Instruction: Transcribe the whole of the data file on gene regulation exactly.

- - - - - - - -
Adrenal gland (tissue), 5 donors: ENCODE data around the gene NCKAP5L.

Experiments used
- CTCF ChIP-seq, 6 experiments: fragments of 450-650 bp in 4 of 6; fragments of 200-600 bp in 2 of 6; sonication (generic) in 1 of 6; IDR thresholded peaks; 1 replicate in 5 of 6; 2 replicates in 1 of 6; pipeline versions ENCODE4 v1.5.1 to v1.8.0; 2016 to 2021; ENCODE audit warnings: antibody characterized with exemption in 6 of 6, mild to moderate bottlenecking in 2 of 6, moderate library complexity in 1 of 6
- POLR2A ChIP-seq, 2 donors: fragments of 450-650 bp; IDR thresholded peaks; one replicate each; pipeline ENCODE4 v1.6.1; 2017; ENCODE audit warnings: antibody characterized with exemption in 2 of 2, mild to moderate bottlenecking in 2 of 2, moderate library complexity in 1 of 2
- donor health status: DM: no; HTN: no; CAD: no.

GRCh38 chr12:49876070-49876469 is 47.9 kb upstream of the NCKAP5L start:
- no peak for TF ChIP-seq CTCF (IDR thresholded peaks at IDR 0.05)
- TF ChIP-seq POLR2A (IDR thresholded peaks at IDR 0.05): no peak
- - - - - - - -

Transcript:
Adrenal gland (tissue), 5 donors: ENCODE data around the gene NCKAP5L.

Experiments used
- CTCF ChIP-seq, 6 experiments: fragments of 450-650 bp in 4 of 6; fragments of 200-600 bp in 2 of 6; sonication (generic) in 1 of 6; IDR thresholded peaks; 1 replicate in 5 of 6; 2 replicates in 1 of 6; pipeline versions ENCODE4 v1.5.1 to v1.8.0; 2016 to 2021; ENCODE audit warnings: antibody characterized with exemption in 6 of 6, mild to moderate bottlenecking in 2 of 6, moderate library complexity in 1 of 6
- POLR2A ChIP-seq, 2 donors: fragments of 450-650 bp; IDR thresholded peaks; one replicate each; pipeline ENCODE4 v1.6.1; 2017; ENCODE audit warnings: antibody characterized with exemption in 2 of 2, mild to moderate bottlenecking in 2 of 2, moderate library complexity in 1 of 2
- donor health status: DM: no; HTN: no; CAD: no.

GRCh38 chr12:49876070-49876469 is 47.9 kb upstream of the NCKAP5L start:
- no peak for TF ChIP-seq CTCF (IDR thresholded peaks at IDR 0.05)
- TF ChIP-seq POLR2A (IDR thresholded peaks at IDR 0.05): no peak